Writing the City
The city, however, does not tell its past, but contains it like the lines of a hand, written in the corners of the streets, the gratings of the windows, the banisters of the steps, the antennae of the lightning rods, the poles of the flags, every segment marked in turn with scratches, indentations, scrolls.
Italo Calvino, Invisible Cities
Who Controls the Past Controls the Future. Who Controls the Present Controls the Past.
George Orwell, 1984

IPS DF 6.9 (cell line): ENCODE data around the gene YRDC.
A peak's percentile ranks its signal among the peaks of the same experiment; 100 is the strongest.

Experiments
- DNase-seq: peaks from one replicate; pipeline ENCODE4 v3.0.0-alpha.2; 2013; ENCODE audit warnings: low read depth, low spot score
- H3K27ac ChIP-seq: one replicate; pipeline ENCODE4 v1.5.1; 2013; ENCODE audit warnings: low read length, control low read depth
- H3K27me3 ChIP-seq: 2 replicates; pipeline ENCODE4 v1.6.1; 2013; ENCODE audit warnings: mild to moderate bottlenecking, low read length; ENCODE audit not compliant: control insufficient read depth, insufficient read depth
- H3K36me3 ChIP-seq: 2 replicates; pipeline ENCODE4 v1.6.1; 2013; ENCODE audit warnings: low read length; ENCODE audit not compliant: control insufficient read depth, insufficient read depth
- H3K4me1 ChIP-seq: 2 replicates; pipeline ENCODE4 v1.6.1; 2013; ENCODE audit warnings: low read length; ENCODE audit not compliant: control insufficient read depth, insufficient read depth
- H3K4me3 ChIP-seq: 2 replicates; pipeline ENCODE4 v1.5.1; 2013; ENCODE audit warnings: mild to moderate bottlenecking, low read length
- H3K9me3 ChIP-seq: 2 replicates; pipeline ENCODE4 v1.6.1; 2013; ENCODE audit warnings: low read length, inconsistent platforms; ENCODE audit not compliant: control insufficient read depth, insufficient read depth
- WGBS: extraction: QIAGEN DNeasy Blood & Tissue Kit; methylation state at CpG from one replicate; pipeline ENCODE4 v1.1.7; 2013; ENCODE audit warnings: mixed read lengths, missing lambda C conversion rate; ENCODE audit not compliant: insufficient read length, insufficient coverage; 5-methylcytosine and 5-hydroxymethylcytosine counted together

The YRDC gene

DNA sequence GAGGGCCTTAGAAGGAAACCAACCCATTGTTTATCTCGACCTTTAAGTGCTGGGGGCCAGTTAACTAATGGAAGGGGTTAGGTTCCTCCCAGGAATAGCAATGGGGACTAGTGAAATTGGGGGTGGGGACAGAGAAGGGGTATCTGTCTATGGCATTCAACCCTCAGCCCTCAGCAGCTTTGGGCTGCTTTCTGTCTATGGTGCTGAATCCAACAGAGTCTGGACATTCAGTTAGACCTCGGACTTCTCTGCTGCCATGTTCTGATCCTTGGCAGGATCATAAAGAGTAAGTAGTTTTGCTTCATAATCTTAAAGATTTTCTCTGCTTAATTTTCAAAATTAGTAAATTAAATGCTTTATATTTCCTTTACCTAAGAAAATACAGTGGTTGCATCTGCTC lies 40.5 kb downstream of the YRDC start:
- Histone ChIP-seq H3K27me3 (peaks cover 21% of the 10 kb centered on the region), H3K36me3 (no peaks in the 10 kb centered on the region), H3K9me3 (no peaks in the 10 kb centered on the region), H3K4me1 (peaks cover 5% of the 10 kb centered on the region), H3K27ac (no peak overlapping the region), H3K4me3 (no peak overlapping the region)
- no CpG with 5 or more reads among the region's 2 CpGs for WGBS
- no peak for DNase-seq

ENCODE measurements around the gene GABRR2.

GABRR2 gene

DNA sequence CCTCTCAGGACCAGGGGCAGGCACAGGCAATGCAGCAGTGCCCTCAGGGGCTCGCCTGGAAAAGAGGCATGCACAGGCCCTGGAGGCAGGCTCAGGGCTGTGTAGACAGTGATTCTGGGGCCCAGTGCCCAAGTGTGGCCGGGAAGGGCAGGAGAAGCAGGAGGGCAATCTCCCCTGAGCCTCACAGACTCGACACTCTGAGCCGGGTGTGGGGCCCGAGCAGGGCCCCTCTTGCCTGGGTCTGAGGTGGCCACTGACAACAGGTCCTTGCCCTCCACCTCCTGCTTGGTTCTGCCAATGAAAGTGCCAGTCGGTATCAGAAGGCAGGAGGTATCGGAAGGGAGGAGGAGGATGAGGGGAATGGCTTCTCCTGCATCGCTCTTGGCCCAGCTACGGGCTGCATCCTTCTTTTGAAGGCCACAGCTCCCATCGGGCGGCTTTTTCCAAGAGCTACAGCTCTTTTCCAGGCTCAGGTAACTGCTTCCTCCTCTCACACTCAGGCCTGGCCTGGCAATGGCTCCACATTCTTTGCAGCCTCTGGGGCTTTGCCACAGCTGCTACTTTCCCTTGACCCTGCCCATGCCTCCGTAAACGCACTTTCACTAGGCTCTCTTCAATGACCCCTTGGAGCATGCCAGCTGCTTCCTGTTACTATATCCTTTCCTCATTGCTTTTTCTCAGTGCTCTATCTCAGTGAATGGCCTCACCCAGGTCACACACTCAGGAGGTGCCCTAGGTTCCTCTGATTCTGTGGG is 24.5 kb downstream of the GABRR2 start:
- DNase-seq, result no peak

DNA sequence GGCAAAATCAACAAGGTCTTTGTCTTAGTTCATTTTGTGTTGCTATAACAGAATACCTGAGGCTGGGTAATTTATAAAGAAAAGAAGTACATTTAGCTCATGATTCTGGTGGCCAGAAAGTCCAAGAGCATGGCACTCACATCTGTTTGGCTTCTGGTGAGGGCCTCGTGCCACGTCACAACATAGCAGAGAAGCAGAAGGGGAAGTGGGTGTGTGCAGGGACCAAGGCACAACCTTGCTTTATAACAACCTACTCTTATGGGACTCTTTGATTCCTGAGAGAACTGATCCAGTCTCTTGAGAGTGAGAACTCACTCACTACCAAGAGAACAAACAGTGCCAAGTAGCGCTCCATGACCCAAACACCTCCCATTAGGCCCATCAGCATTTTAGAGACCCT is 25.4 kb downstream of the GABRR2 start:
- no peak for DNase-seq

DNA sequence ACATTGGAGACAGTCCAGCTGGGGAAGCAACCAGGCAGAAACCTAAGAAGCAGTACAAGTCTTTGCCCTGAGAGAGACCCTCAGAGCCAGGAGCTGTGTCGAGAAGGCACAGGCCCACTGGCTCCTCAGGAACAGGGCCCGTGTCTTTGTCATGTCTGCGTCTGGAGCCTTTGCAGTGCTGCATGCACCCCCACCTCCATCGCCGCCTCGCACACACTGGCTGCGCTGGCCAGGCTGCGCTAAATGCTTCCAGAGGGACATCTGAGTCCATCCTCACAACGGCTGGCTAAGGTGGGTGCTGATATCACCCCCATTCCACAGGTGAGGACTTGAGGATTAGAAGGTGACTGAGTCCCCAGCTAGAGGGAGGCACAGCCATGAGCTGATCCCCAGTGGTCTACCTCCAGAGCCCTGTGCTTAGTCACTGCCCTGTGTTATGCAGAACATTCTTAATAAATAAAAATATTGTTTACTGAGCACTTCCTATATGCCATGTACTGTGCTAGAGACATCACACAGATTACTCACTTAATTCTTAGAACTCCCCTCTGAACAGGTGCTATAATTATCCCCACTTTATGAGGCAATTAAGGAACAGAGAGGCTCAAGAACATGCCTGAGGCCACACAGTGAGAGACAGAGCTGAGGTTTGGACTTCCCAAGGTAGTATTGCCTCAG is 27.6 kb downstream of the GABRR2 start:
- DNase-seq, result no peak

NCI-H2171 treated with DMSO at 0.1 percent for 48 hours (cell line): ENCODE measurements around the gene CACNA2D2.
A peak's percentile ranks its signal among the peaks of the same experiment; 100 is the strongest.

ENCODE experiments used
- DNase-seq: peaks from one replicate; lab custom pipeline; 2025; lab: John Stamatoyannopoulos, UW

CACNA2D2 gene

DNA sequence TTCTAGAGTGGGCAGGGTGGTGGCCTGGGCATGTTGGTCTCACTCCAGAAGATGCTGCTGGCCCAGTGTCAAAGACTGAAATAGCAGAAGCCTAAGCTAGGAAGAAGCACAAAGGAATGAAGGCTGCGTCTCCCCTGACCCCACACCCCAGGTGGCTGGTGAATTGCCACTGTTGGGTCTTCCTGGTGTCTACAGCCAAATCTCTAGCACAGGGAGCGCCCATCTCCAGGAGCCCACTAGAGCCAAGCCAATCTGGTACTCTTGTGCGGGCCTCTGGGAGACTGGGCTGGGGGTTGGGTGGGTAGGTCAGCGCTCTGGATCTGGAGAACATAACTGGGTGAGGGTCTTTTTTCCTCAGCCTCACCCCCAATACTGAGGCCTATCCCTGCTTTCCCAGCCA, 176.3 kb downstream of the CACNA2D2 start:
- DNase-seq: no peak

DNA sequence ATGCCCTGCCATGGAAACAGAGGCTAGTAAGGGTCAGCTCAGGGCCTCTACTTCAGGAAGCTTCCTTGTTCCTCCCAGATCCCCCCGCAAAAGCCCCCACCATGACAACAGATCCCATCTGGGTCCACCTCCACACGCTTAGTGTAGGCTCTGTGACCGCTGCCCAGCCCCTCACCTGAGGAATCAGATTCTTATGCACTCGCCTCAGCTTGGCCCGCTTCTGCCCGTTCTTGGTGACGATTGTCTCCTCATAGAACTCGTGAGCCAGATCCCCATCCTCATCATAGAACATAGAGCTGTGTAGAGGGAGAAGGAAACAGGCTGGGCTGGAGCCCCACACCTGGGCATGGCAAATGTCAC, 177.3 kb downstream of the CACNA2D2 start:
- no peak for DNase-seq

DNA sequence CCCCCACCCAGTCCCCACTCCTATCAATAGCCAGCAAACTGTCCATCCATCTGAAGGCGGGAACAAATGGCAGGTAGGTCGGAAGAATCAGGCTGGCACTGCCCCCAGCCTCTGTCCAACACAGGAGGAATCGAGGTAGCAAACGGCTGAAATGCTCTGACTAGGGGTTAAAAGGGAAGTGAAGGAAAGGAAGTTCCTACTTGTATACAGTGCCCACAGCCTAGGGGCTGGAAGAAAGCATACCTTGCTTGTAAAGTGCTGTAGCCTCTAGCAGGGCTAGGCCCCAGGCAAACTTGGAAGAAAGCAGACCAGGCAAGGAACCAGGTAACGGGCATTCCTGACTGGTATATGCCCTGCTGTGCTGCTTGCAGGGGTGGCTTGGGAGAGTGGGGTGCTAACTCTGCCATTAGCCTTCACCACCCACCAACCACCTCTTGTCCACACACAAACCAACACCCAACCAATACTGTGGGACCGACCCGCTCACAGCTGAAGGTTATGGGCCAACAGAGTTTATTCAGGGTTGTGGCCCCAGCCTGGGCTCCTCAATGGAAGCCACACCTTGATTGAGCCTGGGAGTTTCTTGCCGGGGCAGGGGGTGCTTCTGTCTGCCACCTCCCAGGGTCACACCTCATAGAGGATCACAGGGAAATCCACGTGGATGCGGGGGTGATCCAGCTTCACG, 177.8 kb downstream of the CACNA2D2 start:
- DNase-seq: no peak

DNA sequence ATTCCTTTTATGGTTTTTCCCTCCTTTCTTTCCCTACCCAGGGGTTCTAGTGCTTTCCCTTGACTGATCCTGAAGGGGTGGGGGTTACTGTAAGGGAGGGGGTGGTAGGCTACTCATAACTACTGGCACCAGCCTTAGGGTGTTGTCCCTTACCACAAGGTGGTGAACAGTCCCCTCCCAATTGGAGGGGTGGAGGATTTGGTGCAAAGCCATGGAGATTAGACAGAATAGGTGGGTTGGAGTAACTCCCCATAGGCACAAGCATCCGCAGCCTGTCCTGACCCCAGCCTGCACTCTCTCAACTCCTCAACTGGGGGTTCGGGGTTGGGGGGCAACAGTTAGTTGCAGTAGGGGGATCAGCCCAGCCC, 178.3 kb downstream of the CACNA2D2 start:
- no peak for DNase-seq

Theorist Maria Tumarkin speaks of “traumascapes” as the “distinctive category of places transformed physically and psychically by suffering, part of a scar tissue that stretches across the world.” Hailed as a beautiful, multiethnic and culturally diverse city, Sarajevo today is a magnet for tourism. I walk through multiple bazaars, pass souvenir shops and sit in picturesque cafés. But I also visit the war sites, the tunnel that was used to smuggle arms and food into the city and the Museum of Crimes Against Humanity and Genocide. Tumarkin notes: “In a time when terror and tragedy flourish these locations exhibit a compelling power, drawing pilgrims and tourists from around the world who want to understand the meaning of the traumatic events that unfolded there. In traumascapes, life goes on but the past is still unfinished business.” Unfinished —— and profitable.